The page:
Halloween safety measures should be discussed
In just over a week many of our families will be celebrating Halloween which falls on Monday, Oct. 31 this year.
I’m sure most of us remember the excitement and joy of going around the neighborhoods trick-or-treating, but there are a number of safety concerns that parents should address to make sure this night of fun doesn’t turn into a tragedy.
Each year the National Safety Council reports thousands of pedestrian injuries and several deaths surrounding Halloween activities.
To help ensure Halloween is safe in our community Sgt. Tim Barker and I have complied the following list of best practices.
A parent or responsible adult should always accompany young children on their neighborhood rounds. If older children are going alone, plan and review the route with them to make sure it is acceptable and agree on a time when your children should return home.
Only allow your child to go to homes with a porch light on and never let them enter a home or car for a treat.
Instruct your children to travel only in groups, in familiar, well-lit areas and to avoid trick-or-treating alone.
If children are out after dark, which most are, their costumes and bags should have reflective tape or they should carry flashlights, glow sticks, or glow necklaces to make sure they are visible to motorists. Have them use sidewalks where they are available and to stay well off to the side of the road where there are no sidewalks.
Trick-or-treaters, don’t assume motorists can see you. Look both ways before crossing a road and walk, don’t run.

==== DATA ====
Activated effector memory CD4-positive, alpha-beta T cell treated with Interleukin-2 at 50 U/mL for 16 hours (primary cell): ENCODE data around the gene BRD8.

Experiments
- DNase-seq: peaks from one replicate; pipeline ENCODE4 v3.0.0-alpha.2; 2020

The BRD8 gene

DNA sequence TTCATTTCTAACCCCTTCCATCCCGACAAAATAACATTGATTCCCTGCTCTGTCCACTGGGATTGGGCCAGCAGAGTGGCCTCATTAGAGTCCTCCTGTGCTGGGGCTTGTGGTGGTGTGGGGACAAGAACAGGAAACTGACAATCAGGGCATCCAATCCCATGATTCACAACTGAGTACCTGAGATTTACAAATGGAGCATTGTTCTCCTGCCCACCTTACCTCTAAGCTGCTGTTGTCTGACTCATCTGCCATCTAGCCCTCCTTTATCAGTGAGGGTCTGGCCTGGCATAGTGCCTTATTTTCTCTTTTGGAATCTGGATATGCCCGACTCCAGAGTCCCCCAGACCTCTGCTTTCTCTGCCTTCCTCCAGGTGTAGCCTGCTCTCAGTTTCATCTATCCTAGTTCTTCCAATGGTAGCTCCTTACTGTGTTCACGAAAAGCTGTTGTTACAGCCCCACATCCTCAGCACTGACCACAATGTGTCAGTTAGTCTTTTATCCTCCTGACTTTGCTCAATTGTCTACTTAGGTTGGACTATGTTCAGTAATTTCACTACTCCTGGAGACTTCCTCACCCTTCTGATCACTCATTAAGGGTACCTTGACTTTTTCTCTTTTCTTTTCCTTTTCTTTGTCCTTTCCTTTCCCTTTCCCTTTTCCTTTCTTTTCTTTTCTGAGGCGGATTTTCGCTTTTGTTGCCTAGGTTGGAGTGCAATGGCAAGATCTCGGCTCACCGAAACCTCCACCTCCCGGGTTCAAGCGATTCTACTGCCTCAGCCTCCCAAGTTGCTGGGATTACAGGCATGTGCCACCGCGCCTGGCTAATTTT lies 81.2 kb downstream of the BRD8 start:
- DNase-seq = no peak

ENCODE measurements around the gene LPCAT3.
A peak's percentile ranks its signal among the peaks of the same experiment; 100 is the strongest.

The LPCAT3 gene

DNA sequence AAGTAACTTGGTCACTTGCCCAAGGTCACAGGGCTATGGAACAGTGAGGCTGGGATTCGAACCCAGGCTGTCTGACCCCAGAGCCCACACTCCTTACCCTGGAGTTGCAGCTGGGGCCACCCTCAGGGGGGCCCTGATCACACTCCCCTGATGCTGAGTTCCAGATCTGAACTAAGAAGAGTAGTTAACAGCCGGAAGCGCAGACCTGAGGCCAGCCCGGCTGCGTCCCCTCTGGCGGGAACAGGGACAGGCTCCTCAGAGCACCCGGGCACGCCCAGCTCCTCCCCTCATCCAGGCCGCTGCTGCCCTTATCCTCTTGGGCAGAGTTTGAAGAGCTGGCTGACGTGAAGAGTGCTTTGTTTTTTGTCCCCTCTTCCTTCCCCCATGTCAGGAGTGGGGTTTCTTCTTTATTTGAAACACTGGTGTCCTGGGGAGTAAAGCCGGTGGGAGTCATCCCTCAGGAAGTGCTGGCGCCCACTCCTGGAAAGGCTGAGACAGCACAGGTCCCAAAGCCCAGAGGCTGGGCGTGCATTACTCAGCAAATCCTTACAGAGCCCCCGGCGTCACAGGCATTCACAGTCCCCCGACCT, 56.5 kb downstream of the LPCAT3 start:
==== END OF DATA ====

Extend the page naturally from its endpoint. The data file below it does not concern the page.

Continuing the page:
Drivers should use extreme caution including driving below the posted speed limit and driving for the conditions including heavy pedestrian traffic.
All costumes, wigs, and accessories should be fire resistant. Make sure any masks fit properly and have sufficient holes for breathing and to provide good peripheral vision.
If your child’s costume has props like scythes, swords, knives, or pitchforks be sure that the tips are smooth and they are flexible enough as to not cause injuries.
Be very careful with decorations like dried corn stalks and hay around lights and any other heat sources. Avoid using candles or any open flames near combustibles or where kids in costumes may be.
Kids shouldn’t consume the treats they get until they return home and parents have a chance to check them.
Discard anything that isn’t properly sealed to assure it is safe and wasn’t tampered with.
Halloween activities are traditional and can be a lot of fun, but as our community continues to grow we all need to be vigilant during those few hours near and after twilight on Halloween when our children celebrate this special holiday.
As a parent please do your part to make sure your children are as safe as possible. As a motorist please do your part to drive with an extra level of caution so our police officers, firefighters, and EMS personnel don’t need to rush to treat an injured child who was just out for a few hours of fun in the neighborhood.
If you have any questions about this article or any fire department issue you may contact me at email@example.com or 730-4201.
B. Michael Thurlow is fire chief for Scarborough.